"context": "/document",
      "categories": [ "Organization" ],
      "defaultLanguageCode": "en",
      "inputs": [
        {
          "name": "text",
          "source": "/document/content"
        }
      ],
      "outputs": [
        {
          "name": "organizations",
          "targetName": "organizations"
        }
      ]
    }
  • Every built-in skill has odata.type, input, and output properties. Skill-specific properties provide additional information applicable to that skill. For entity recognition, categories is one entity among a fixed set of entity types that the pretrained model can recognize.

  • Each skill should have a "context". The context represents the level at which operations take place. In the skill above, the context is the whole document, meaning that the entity recognition skill is called once per document. Outputs are also produced at that level. More specifically, "organizations" are generated as a member of "/document". In downstream skills, you can refer to this newly created information as "/document/organizations". If the "context" field is not explicitly set, the default context is the document.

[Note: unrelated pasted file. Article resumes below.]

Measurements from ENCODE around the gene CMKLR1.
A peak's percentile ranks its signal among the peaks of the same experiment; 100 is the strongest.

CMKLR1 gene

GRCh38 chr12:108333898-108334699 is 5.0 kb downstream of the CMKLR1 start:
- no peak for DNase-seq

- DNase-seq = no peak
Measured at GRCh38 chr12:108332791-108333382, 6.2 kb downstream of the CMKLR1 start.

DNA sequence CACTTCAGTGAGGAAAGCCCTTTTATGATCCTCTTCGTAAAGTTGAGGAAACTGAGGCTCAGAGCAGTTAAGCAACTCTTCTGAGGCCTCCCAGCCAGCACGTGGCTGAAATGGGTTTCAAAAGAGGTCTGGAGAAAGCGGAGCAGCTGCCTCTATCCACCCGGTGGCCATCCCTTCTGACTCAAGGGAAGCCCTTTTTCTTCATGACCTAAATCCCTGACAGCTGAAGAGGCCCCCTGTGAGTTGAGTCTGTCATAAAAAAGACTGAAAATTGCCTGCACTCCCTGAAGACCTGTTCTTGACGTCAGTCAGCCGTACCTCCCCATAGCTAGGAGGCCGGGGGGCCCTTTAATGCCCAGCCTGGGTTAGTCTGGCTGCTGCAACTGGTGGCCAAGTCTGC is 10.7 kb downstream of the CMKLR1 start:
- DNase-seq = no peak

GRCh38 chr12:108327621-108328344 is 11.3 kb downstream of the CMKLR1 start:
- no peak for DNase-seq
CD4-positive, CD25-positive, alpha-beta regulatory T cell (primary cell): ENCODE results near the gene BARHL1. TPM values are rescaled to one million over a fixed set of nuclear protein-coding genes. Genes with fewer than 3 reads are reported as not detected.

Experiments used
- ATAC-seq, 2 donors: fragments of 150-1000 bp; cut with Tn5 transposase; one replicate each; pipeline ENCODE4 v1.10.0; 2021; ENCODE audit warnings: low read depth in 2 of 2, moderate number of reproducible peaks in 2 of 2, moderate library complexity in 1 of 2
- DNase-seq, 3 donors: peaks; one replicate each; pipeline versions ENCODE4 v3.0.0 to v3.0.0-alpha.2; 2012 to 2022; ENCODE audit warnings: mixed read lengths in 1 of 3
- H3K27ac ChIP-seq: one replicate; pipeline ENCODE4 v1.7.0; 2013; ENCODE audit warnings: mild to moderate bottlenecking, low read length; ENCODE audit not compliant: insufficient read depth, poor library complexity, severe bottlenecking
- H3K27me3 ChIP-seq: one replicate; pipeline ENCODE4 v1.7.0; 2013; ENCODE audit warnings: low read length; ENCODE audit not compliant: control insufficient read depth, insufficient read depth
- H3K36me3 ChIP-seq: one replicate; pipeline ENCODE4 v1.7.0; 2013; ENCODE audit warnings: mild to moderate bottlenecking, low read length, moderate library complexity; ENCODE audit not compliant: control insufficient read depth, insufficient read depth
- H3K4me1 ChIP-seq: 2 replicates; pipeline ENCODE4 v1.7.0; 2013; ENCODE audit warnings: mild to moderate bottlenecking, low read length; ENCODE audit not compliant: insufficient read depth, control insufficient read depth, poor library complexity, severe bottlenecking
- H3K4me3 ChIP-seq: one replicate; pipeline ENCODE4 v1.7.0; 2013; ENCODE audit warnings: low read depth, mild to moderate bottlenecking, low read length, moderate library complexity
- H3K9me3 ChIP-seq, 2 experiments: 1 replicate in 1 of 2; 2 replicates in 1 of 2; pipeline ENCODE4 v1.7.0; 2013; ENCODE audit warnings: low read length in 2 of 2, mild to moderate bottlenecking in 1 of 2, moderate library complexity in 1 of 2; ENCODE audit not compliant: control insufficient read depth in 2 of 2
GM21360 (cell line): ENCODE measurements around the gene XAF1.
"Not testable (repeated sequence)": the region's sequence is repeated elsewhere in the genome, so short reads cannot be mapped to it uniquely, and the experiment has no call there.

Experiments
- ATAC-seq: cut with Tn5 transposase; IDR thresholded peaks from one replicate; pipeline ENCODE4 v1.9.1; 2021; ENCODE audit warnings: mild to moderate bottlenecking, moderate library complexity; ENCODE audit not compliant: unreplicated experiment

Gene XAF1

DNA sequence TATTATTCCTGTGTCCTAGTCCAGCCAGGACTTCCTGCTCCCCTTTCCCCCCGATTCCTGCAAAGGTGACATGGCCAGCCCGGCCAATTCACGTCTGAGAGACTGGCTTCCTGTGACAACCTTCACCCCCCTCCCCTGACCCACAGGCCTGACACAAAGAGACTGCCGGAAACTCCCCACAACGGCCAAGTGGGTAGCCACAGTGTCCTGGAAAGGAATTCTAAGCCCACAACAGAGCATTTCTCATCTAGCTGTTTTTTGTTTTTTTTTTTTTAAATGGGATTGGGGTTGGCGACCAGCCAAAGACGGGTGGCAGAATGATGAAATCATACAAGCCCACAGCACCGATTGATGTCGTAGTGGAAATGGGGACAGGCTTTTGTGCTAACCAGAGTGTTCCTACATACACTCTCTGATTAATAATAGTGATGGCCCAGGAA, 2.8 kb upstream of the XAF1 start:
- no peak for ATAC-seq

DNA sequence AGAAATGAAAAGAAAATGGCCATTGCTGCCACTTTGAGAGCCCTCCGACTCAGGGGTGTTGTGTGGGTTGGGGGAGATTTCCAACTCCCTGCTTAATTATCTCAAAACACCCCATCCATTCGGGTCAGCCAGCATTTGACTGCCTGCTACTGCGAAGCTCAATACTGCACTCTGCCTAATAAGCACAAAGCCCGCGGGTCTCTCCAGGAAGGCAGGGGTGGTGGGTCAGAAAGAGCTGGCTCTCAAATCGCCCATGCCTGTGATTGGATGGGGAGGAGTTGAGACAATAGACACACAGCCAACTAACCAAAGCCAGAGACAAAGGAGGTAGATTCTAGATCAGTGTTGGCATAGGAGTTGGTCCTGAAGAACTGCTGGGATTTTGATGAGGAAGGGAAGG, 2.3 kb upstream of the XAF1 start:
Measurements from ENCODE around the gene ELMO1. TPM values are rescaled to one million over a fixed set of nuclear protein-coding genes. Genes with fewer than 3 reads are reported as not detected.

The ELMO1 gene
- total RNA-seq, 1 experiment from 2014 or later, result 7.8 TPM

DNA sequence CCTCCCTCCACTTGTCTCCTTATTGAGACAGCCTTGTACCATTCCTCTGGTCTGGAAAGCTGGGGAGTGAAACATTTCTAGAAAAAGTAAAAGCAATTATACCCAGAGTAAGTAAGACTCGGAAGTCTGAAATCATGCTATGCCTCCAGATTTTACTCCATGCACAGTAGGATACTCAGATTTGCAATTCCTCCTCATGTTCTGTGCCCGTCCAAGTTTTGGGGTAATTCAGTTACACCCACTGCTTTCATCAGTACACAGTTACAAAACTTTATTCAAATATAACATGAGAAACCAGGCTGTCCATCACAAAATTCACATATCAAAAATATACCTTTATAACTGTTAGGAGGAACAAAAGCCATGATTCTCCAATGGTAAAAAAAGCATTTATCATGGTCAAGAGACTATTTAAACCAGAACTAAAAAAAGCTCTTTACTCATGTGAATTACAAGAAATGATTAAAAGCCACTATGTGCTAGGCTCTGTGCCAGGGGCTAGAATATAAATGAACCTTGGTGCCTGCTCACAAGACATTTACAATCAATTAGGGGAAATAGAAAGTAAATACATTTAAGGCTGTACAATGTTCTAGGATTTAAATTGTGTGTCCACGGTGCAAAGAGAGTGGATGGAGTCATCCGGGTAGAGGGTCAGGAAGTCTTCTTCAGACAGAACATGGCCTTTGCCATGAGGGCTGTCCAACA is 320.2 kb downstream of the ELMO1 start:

• The skill has one input called "text", with a source input set to "/document/content". The skill (entity recognition) operates on the content field of each document, which is a standard field created by the Azure blob indexer.

  • The skill has one output called "organizations". Outputs exist only during processing. To chain this output to a downstream skill's input, reference the output as "/document/organizations".